Journaling,  Subjugation,  Trauma

Inner Conflict

Seasons have changed from the last addition to this blog. And, likewise, the seasons of our lives. Immeasurable inner conflict has all but paralyzed me emotionally and mentally.  Dilemma: to choose between subjugating to tragedy or choosing to grieve the unthinkable loss. To shut down and just exist? Become an embittered person? Push through the pain? To move forward regardless of the cost? The struggle is exhausting.

Last spring, through an incredible freak accident, our family lost Jack. Jack, our two-year-old beautiful grandson. Remaining hard to believe, surely, this horrific nightmare will end. Nothing can remove the tender, continuous ache caused by his absence; not even professional grief counseling. Thoughts of him permeate each day. Grieving for Jack, his mother and father, my daughter and son-in-law is an ongoing trial.

Thank God, we know where he is. He is happy, safe, secure, and protected for all eternity.

Can you subjugate to a tragedy? Absolutely. Giving-up and giving-in are possible not only to an individual, group, organization, or toxic environment. Loss of health, employment, a national disaster, a personal tragedy – all of these and more qualify as events rich in opportunity to subjugate. To give up and give in, to cease contributing to others’ lives, to only exist and hate doing so. Depressed, hiding from life, hiding from love, becoming embittered and angry. Not a pretty picture. Not at all.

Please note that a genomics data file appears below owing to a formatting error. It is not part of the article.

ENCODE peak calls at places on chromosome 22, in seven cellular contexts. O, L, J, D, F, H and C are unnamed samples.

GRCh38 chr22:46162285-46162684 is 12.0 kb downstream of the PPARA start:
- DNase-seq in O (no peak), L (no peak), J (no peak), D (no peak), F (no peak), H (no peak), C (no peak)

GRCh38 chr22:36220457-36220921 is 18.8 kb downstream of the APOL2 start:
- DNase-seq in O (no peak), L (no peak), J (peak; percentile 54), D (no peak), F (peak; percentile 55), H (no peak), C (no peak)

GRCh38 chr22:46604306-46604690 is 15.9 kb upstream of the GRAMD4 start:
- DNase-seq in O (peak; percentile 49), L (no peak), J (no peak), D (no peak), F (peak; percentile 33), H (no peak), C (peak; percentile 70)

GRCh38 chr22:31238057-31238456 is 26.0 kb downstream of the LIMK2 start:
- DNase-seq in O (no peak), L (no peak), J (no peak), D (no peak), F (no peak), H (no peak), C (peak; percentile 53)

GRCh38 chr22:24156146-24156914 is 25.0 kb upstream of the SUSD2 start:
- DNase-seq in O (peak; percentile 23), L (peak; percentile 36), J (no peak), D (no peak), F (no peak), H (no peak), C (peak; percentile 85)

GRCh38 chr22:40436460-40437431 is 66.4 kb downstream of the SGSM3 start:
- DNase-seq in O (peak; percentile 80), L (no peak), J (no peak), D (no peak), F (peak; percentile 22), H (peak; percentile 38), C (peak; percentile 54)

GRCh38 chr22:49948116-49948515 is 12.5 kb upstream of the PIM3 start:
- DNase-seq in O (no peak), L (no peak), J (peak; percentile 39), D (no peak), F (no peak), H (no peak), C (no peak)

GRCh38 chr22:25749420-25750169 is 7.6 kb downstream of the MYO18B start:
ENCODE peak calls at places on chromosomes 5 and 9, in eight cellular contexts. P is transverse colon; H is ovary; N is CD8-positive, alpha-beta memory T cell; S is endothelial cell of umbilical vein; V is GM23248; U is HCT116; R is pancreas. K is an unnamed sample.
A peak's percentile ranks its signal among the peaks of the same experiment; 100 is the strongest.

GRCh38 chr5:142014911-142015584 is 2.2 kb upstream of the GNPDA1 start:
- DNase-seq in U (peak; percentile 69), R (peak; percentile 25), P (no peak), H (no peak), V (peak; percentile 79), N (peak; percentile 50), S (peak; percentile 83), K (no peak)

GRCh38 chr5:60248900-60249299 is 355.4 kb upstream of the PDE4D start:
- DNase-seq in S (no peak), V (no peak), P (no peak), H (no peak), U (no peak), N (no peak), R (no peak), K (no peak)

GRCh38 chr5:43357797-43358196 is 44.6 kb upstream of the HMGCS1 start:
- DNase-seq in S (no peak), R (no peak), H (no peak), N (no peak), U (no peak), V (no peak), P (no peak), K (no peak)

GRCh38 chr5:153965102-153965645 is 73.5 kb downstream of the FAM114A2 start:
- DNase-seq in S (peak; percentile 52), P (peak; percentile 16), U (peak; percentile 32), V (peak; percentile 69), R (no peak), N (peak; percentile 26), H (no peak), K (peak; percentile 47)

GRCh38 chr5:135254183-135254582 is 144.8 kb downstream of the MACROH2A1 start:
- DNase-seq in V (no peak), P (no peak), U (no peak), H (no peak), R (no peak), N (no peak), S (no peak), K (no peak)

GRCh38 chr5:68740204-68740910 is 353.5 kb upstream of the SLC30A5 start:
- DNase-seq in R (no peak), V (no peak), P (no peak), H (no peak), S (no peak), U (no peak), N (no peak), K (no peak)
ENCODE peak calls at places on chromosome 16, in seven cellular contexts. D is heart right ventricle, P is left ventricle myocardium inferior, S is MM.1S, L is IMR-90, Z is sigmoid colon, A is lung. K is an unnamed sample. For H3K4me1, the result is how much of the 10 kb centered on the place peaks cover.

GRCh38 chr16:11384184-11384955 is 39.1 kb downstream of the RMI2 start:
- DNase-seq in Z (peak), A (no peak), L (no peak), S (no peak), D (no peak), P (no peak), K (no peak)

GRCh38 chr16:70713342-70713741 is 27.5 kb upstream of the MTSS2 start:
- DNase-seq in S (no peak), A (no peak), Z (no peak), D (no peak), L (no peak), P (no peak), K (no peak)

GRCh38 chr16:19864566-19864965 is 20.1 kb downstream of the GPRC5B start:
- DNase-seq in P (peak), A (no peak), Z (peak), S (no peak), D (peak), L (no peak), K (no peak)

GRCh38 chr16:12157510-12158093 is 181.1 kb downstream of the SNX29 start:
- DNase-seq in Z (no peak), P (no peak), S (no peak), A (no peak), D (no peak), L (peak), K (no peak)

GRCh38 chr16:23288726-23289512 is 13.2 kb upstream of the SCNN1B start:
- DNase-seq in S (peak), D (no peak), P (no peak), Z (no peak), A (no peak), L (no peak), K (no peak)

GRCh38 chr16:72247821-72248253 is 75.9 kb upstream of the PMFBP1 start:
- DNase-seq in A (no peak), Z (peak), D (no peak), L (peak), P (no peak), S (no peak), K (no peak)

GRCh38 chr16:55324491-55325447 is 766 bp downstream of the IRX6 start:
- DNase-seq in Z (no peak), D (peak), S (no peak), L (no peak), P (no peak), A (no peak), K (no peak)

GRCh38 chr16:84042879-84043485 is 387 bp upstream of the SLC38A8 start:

As difficult and painful as it is, grieving through the loss is critical. Otherwise, one may suffer from incomplete, delayed, or frozen grief. Freezing feelings prevents movement through the stages of grief that lead to healing. Dragging the silent pain around with you permanently, it becomes chronic. Chronic grief is often evidenced in physical symptoms. Medical issues such as digestive problems, muscular pain, allergies, and skin problems are common to name a few.

Addictions, such as emotional eating and excessive drinking may also occur.

Fully grieving, we have chosen to push through the pain. Some days are better than others. Initially, it was hard to believe we would ever smile, much less, laugh again. We have and we will. Yet we miss his beautiful blue eyes, his great smile, and all that is Jack.